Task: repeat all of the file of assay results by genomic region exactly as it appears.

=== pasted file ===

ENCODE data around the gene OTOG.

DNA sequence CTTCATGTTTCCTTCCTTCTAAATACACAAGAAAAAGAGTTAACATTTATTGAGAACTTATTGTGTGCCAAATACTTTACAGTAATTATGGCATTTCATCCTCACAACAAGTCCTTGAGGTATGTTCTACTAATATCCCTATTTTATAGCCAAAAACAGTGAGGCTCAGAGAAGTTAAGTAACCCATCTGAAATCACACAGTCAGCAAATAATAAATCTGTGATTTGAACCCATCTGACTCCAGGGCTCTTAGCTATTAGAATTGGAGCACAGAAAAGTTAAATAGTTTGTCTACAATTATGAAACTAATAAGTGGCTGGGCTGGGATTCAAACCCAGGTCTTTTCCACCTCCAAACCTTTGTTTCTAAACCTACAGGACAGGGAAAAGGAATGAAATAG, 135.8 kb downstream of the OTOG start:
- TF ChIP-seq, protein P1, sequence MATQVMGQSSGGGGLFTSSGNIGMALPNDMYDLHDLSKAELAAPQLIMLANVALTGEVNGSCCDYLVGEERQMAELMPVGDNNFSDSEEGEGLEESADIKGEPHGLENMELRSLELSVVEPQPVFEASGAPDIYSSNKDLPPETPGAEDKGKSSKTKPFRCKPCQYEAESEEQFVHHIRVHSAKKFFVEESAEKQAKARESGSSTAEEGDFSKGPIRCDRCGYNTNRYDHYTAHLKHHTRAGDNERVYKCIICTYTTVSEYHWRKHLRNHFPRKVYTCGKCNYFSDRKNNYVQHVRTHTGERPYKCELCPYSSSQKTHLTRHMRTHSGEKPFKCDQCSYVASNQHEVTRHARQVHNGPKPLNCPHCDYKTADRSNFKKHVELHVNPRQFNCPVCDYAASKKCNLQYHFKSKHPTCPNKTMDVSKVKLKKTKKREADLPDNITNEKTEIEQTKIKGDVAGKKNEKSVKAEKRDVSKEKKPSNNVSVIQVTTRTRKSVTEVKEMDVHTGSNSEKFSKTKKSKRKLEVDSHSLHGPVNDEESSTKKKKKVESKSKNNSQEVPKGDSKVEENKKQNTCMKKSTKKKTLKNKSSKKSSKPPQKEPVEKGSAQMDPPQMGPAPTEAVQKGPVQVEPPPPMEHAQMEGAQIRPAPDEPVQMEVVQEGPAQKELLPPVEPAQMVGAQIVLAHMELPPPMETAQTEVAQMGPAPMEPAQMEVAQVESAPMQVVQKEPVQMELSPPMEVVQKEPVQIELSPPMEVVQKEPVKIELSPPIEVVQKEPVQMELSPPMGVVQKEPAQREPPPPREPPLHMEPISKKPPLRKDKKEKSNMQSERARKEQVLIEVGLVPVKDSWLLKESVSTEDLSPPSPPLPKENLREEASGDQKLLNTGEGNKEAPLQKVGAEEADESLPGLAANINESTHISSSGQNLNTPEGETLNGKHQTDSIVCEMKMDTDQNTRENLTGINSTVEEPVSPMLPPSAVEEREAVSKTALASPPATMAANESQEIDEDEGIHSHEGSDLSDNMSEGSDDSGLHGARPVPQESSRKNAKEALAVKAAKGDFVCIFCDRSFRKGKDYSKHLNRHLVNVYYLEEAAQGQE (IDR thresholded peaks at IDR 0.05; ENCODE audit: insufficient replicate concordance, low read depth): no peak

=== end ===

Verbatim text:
ENCODE data around the gene OTOG.

DNA sequence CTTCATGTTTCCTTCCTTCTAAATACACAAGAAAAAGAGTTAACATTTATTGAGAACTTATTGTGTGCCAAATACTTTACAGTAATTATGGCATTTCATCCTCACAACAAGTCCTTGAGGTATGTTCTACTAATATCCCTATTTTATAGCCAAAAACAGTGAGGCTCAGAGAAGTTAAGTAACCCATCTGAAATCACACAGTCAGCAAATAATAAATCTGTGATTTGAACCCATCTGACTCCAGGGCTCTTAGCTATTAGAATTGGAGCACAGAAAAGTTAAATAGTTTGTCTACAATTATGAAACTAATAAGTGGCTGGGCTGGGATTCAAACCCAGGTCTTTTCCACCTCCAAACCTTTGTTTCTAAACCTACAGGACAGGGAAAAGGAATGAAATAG, 135.8 kb downstream of the OTOG start:
- TF ChIP-seq, protein P1, sequence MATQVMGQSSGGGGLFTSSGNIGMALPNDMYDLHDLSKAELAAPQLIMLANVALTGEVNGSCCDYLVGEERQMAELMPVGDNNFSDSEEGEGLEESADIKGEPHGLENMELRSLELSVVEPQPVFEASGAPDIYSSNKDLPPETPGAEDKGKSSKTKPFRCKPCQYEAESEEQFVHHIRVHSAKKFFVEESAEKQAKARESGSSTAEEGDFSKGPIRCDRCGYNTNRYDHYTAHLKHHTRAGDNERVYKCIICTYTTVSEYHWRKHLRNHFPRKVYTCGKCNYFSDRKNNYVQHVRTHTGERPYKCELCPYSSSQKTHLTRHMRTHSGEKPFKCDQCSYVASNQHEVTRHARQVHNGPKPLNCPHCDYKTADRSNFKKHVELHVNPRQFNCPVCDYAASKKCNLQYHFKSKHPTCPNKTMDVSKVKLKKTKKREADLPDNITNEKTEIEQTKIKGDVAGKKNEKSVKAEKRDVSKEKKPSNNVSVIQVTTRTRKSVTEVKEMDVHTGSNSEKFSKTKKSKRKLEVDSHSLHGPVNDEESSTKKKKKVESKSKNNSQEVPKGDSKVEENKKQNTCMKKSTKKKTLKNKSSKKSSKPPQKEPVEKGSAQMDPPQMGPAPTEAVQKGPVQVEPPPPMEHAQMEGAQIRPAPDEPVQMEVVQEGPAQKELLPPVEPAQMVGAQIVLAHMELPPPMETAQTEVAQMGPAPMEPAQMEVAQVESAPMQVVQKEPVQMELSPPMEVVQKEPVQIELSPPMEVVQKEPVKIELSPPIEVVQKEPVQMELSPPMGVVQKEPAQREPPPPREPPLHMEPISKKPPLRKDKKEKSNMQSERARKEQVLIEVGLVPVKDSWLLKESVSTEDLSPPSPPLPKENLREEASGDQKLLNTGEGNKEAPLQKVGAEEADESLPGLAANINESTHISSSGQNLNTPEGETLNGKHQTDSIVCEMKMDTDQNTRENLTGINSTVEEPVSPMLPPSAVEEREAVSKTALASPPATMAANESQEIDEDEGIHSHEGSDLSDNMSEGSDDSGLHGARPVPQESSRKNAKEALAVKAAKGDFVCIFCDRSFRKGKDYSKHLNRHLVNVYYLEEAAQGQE (IDR thresholded peaks at IDR 0.05; ENCODE audit: insufficient replicate concordance, low read depth): no peak